In the early 2000s, across the digital and print world of Christian apologetics, the so-called “New Atheism” was a central topic of conversation.
Authors like Richard Dawkins, Sam Harris, and the late Christopher Hitchens generated quite an audience by attacking religion in general, and Christianity in particular, portraying both as irrational, evil forces in society. Books like The God Delusion, God Is Not Great, and The End of Faith argued that belief in God was unscientific, and that unbelief would make us all better people.
You may be thinking to yourself, “I haven’t really thought of those guys in quite a while.” Exactly. The movement has grown strangely quiet over the last decade. Message board debates have petered out, rallies and debates have been cancelled, and book sales flatlined.
In fact, the New Atheism has been largely replaced. Some folks who once joined in on the outrage against religion got woke instead and now aim their outrage at privilege, oppression, and perceived inequalities. Others migrated from Rational Wiki to alt-right online hubs like 4Chan and Reddit. Today, those sites are full of former Dawkins fans who swallowed so-called “red pill” ideas about race, sex, and politics, not to mention heaping doses of conspiracy theories.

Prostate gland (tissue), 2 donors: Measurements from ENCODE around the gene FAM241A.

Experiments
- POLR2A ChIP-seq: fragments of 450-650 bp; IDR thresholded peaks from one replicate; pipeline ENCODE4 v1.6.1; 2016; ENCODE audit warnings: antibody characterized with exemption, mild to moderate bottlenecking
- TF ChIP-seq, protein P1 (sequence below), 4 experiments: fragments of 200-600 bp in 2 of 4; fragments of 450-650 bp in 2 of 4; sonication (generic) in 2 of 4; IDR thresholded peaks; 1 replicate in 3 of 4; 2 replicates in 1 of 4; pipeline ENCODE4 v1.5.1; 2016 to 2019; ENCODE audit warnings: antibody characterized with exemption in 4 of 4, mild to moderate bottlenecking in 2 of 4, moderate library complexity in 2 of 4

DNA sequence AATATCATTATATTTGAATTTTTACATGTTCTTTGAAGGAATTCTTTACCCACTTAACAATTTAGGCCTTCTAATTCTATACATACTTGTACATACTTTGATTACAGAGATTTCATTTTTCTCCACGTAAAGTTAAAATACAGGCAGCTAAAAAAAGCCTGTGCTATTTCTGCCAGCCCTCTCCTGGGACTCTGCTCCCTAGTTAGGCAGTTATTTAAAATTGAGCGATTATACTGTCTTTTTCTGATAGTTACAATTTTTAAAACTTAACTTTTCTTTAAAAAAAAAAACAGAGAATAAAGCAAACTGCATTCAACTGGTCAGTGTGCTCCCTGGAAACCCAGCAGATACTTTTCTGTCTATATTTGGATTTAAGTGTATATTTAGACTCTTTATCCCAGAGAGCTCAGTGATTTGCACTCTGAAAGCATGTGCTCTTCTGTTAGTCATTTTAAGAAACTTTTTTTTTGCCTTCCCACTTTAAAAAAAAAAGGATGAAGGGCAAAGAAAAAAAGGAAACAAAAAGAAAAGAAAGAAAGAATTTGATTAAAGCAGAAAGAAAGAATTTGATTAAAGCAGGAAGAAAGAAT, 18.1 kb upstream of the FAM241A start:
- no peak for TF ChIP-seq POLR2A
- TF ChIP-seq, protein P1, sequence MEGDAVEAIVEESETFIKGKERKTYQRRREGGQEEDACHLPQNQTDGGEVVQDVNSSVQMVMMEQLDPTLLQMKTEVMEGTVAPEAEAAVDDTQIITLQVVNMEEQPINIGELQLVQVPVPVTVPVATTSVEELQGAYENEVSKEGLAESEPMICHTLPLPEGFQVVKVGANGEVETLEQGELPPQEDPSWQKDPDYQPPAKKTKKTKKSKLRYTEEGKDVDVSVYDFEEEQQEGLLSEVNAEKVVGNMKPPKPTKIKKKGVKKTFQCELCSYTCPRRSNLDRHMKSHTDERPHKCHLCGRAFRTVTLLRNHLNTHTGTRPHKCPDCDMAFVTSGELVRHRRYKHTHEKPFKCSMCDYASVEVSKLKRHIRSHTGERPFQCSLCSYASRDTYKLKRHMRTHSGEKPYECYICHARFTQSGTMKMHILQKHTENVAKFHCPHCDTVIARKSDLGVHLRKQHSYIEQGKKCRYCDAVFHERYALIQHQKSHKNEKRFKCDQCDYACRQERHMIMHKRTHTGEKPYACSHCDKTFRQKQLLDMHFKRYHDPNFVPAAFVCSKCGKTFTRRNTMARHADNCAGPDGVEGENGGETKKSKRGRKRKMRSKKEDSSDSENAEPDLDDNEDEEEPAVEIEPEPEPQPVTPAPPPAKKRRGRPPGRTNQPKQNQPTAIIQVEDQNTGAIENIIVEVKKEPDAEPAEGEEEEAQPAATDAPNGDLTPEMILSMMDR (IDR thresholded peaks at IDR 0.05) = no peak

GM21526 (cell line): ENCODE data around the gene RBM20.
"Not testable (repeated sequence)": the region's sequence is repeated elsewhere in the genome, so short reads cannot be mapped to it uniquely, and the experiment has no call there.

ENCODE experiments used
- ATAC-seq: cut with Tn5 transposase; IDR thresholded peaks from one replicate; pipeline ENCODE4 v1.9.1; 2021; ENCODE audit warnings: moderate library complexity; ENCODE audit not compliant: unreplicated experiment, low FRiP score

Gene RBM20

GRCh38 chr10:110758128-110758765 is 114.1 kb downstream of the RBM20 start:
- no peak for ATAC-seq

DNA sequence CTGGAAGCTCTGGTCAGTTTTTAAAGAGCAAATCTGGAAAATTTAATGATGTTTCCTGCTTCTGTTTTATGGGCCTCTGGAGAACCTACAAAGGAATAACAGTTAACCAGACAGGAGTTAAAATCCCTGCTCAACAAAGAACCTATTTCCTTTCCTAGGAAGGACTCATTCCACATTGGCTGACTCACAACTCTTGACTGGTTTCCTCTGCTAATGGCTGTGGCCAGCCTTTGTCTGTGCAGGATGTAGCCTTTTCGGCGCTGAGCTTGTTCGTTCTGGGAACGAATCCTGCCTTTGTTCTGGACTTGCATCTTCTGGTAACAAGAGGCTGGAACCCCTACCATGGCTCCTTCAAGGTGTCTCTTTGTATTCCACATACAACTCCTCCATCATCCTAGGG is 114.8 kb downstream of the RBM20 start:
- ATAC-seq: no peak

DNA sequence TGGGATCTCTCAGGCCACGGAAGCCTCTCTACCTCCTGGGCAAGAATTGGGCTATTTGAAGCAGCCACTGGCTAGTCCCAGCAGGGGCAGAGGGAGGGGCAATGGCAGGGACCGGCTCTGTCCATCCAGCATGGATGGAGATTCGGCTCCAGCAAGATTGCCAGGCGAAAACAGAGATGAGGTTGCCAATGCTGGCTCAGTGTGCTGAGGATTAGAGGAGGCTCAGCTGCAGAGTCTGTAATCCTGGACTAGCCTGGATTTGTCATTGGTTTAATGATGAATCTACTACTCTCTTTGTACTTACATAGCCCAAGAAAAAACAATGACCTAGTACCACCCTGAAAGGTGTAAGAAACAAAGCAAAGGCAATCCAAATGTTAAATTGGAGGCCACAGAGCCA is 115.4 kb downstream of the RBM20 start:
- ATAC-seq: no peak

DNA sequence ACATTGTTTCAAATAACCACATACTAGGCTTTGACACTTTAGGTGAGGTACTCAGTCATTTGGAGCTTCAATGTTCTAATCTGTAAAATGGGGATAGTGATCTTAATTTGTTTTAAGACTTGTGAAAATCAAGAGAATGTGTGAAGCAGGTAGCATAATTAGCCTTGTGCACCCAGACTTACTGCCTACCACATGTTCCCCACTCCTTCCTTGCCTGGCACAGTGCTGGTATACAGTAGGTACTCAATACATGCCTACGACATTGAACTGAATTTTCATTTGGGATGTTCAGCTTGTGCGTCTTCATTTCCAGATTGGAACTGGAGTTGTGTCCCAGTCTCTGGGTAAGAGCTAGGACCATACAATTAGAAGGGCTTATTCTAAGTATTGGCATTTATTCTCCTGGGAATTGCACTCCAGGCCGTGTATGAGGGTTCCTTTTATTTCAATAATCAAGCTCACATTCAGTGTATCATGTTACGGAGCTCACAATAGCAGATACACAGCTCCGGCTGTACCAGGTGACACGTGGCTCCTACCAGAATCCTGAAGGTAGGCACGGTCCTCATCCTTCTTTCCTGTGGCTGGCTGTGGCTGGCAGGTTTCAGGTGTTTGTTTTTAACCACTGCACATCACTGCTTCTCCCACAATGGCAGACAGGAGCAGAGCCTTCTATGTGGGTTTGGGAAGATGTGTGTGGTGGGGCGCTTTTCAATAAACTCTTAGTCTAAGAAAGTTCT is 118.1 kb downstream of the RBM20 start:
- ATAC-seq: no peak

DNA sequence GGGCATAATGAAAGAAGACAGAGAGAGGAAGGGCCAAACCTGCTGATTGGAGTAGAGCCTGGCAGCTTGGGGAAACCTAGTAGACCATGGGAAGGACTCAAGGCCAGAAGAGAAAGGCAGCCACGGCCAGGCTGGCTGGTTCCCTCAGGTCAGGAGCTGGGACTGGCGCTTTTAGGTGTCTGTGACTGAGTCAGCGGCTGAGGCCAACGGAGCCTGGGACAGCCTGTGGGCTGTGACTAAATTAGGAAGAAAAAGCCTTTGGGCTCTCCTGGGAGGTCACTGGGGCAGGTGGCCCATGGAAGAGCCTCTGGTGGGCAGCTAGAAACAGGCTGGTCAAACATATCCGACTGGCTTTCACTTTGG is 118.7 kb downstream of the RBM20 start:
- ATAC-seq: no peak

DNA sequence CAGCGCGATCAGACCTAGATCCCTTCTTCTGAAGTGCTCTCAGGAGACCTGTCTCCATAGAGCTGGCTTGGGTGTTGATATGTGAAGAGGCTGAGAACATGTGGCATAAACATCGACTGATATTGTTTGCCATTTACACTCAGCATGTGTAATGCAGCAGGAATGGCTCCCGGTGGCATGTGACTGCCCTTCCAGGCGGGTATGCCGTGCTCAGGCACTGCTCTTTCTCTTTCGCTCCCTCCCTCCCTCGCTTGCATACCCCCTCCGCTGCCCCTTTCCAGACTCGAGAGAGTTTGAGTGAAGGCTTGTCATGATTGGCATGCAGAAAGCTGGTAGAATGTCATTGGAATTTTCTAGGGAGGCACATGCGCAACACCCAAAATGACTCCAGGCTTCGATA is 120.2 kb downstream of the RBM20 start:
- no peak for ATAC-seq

It’s fair to say now, as Steven Poole did earlier this year in The Guardian, that the New Atheist moment has ended. But what killed it?
Poole makes a strong case that it just became old news. Authors like Dawkins, Dennett, Harris, and Hitchens rode the wave of 9/11 and the War on Terror. In the aftermath of the deadliest attack in American history, it was easy to make the claim that religion itself, and not just certain religions, posed unique threats to world peace, despite obvious differences between Christianity and radical Islam. According to the New Atheists, to quote Christopher Hitchens, religion “poisons everything.”
But with al-Qaeda and ISIS in retreat and a generation coming of age that can’t remember 9/11, the New Atheism movement is out of tracks to run on and has failed to convert a younger audience.
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SOURCE: Christian Post, John Stonestreet and G. Shane Morris